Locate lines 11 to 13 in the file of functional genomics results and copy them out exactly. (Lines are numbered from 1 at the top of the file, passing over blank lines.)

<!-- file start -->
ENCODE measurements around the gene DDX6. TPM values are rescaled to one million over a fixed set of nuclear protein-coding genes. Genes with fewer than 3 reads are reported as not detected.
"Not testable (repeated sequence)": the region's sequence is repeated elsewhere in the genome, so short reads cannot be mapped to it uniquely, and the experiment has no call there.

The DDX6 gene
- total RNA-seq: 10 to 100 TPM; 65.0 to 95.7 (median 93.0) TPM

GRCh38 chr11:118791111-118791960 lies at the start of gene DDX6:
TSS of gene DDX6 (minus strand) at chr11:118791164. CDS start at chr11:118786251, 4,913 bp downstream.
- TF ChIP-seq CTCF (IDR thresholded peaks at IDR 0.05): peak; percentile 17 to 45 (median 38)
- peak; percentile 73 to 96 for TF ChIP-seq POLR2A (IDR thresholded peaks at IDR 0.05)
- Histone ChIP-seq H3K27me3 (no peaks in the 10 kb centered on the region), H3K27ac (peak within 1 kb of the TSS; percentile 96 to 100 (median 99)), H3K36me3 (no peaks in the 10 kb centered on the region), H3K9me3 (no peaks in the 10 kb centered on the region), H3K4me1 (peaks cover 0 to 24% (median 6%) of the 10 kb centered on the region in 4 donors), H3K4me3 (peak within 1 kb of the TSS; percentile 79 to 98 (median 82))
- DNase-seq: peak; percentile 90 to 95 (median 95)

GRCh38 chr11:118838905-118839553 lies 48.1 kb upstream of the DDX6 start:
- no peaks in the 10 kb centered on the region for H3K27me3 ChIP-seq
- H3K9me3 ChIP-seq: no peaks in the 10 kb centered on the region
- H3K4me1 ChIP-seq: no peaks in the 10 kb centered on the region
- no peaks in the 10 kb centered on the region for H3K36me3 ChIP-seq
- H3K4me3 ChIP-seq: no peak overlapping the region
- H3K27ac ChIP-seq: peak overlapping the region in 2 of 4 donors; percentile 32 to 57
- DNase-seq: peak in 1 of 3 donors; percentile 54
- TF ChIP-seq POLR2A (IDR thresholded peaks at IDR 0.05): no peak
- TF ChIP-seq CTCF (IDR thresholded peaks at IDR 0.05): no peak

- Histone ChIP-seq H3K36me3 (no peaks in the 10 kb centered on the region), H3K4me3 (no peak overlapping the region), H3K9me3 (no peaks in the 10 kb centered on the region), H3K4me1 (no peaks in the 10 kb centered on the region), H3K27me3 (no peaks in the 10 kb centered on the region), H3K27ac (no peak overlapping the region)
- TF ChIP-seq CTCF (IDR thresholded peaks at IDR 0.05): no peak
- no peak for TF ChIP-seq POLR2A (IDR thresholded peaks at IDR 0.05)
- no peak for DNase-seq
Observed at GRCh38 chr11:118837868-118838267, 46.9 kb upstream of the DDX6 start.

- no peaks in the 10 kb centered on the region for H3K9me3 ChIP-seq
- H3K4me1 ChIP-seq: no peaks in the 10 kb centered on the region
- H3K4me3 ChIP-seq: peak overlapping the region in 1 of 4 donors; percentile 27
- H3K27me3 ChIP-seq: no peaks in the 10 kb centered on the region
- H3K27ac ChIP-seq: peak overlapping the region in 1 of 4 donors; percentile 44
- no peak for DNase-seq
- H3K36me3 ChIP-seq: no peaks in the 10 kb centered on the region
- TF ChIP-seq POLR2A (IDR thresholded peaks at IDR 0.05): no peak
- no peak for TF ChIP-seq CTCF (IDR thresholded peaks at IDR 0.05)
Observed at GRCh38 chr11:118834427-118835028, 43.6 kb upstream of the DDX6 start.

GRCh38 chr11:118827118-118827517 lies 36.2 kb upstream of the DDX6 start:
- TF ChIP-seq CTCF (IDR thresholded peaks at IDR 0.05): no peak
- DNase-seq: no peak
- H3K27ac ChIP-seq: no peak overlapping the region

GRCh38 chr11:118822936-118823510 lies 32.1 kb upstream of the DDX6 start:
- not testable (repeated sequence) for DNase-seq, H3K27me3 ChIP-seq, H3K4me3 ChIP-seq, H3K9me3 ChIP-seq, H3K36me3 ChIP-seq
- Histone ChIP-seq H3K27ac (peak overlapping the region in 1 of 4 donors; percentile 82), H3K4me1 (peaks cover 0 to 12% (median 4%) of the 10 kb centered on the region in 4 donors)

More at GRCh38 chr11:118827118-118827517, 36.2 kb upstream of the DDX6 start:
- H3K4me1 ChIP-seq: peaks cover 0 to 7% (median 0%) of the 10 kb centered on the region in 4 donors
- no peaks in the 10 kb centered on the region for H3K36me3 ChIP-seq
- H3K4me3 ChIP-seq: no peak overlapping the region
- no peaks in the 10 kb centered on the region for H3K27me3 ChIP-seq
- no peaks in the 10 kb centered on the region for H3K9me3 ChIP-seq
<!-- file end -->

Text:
GRCh38 chr11:118838905-118839553 lies 48.1 kb upstream of the DDX6 start:
- no peaks in the 10 kb centered on the region for H3K27me3 ChIP-seq
- H3K9me3 ChIP-seq: no peaks in the 10 kb centered on the region